The 09.09.09 campaign was a brilliant, multi-platform effort that leveraged every possible outlet, from traditional point-of-purchase to relentless print, broadcast, and rich media. In addition to the Beatles Rock Band microsite, there was a dedicated Amazon store that was impossible to avoid during the final weeks of the big push. Ironically, the technology that has been employed to improve, sweeten, and create a new immersive experience has yet to embrace the obvious final hurdle -- the iTunes "I want to hold your hand" experience -- but that is an obvious post-script. Even as we gleefully predict the imminent decline of packaged media, millions of satisfied customers are happily ripping tracks from their new CDs and rocking out to "Revolution."
Lesson 3: The biggest brand in the world can be rebooted -- with a little help from their digital avatars.
Once upon a time, there was Kentucky Fried Chicken. Colonel Sanders, a friendly Southern gentlemen, offered up fried chicken by the bucket that was, and I quote, "Finger lickin' good." In the 1990s, an abbreviation of the name took hold: KFC.
Freed from the negative associations that words can convey, these three consonants became the call letters of the brand -- which was still fried chicken. Then, Kitchen Fresh Chicken was introduced -- an attempt to subvert the meaning of the brand entirely, yet keep its ubiquitous call letters. And now, in a further twist, we have KGC, which is not an offshoot of a Soviet spy agency, but rather a new grilled chicken, which asks us to "unthink" everything we have previously learned about the KFC brand.
There is a whole new effort underway at a dedicated microsite to create awareness for KGC at KFC, including a Facebook app and a recent stunt involving the United Nations and a massive amount of free chicken.
The brand has a distinctive Southern fried legacy, but is hesitant to leverage it, partly because the South reminds us of the War Between the States, and "The Colonel" looks like a land baron holdover from the Reconstruction. Also, "fried" is no longer considered a healthy dining option (see Krispy Krème).
That being said, KFC, like McDonald's, Oscar Mayer, and Coca-Cola, can also evoke warm family memories of picnics, parties, and childhood gatherings, if positioned correctly.
Lesson 4: There is great value buried in the backstory -- a vast, undiscovered story of Kodakchrome moments that could be celebrated online with a simple photo upload promoting KFC as a family tradition. If I can join the Grilled Nation, I should also be eligible to participate in the KFC Family Photo Album of summers past...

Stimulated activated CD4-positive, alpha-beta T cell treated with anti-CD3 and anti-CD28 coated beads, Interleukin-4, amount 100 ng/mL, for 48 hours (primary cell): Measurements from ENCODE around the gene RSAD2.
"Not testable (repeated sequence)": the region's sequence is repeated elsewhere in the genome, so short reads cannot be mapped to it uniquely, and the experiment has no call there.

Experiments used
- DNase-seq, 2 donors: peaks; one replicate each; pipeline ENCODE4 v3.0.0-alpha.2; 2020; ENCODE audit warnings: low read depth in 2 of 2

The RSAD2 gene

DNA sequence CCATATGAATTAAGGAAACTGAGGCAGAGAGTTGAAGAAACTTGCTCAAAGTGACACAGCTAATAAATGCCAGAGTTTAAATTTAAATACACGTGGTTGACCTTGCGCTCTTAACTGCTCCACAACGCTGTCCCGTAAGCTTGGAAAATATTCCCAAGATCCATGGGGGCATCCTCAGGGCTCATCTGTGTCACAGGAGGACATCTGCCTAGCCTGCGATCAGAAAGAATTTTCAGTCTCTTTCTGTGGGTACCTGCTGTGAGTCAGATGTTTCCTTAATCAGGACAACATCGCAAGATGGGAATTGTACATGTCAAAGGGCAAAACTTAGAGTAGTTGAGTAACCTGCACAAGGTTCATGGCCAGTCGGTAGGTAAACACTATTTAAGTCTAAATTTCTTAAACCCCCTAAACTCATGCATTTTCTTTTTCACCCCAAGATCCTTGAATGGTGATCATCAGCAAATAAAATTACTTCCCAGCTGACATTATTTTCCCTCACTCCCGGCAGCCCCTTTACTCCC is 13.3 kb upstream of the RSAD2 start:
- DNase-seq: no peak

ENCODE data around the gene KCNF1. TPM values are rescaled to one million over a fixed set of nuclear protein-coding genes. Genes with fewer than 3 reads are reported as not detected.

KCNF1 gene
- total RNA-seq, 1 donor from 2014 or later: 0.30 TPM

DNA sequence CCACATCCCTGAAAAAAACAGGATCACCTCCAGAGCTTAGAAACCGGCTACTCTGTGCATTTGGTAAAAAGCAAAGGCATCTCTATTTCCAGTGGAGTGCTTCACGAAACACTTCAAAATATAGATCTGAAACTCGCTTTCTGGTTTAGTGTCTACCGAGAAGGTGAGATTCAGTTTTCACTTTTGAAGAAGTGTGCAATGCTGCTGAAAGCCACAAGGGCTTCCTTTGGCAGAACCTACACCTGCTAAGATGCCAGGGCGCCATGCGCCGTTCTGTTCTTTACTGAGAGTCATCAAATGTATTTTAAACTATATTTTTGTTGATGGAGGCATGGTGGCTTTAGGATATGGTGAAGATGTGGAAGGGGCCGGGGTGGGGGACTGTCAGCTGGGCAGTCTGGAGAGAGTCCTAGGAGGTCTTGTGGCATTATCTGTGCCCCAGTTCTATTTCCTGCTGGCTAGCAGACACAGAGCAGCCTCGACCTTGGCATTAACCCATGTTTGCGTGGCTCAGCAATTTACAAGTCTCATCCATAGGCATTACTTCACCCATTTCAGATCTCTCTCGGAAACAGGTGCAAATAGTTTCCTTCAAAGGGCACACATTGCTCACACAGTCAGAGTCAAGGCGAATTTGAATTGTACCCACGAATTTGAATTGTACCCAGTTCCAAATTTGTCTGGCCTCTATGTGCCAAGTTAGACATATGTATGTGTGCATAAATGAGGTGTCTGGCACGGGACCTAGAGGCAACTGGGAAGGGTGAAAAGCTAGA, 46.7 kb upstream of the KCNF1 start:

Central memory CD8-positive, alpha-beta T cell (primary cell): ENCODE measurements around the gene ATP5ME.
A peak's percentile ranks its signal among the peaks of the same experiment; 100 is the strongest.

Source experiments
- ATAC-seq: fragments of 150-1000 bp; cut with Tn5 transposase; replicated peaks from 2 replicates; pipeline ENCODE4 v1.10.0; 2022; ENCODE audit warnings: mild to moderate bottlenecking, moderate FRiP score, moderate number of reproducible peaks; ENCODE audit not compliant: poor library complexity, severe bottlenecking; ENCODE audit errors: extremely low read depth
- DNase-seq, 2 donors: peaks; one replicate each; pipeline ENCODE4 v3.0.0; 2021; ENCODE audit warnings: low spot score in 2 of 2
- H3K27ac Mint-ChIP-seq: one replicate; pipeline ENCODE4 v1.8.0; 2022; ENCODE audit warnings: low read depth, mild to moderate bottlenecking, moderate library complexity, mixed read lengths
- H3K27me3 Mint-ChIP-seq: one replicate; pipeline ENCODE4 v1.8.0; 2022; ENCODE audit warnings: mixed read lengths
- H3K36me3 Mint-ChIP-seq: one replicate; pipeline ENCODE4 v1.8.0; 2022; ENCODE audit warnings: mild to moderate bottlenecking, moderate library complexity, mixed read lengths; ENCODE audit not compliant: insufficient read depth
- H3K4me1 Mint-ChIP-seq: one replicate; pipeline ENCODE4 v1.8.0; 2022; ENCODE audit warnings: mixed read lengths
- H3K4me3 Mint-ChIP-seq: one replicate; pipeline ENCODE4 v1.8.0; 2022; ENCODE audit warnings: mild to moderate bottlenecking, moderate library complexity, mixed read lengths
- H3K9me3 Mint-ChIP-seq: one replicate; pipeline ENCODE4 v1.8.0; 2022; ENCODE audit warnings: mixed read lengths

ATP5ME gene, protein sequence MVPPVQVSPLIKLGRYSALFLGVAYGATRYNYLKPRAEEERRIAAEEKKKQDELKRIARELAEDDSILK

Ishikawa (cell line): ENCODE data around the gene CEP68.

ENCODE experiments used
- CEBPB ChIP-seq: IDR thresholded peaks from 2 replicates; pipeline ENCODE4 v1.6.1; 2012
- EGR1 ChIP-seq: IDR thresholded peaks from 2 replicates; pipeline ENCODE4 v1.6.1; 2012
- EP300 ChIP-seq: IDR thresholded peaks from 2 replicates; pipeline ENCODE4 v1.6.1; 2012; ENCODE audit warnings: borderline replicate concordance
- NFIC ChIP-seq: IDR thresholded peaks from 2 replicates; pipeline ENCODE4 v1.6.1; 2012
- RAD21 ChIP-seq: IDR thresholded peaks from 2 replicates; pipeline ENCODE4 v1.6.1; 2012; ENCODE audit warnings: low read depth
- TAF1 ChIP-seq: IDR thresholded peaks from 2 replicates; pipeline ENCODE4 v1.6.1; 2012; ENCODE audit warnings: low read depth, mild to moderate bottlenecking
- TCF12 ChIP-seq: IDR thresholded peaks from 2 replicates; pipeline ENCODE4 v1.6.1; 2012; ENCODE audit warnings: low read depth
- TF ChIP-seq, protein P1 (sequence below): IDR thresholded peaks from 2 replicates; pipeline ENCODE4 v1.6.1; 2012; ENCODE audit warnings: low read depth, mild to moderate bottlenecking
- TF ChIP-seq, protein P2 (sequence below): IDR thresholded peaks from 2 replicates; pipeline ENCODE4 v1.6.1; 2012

The reboot to end all reboots. With a brand nearly as steeped in its own mythology as the more grandiose "Star Wars," "Transformers" began life as a Hasbro toy line in 1984, accompanied by a Marvel comic and an animated series. A quarter-century since Optimus Prime and Bumblebee first sparked to life, the second installment of the film franchise, "Revenge of the Fallen," has hauled in over $400 millon in U.S. box office, and the DVD will undoubtedly keep the busy bots red hot.
Central to the current fan-based frenzy, the online movie marketing included a fan kit, fan art, and other tools to keep the troops engaged. The DVD boasts a "25 Years of the Transformers" retrospective that will entertain the faithful with interviews and footage from Botcon.
This is a legacy brand that understands the collective power of its cross-generational audience, and has secured a "Star Wars"-like fan base that will flourish online and off for years to come. Gen-Xers watched the cartoon, and today's kids can interact with their Transformers on- and offline with microsites for the film, a toy line, and a passionate online community.
Lesson 5: By embracing a legacy as intricate as the Transformers, the brand is able to build upon its mythology and make each individual generation feel that it belongs uniquely to them.
Remember when you could print your photos instantly? Heh.
So says the corporate site of Polaroid, whose fortunes fizzled with the advent of the digital revolution. Now, its iconic artifact from last century is making a splashy comeback.
Currently marketing a compact digital camera that prints 2x3 stickers, the once mighty Polaroid is poised to return its clunky classic Instant Camera and famous Instant Film, this time aimed squarely at the hipster market. There is an emotional connection to be made here -- the ubiquitous Polaroid is woven into the very fabric of American culture. Vacation photos, photo booth funnies, and guys like Warhol and Hockney making high art with lowbrow equipment has given the humble Polaroid a mythic place in our personal pop culture history.
Lesson 6: Even though there is no online campaign to point you to yet, watch this brand play the nostalgia card hard in 2010.
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Non-interruptive owned media that does not involve a media buy, which is either entertaining, informative, or useful.
Examples of content marketing: American Express OPEN Forum, Kraft Food & Family Magazine, and John Deere's The Furrow Magazine.
Origin: The American Society for Newspaper Editors, in a roundtable discussion led by Rick Doyle, first used the phrase in 1996.
Rebecca Lieb ends our conversation by explaining what content marketing means to the average consumer and what it looks like when done right.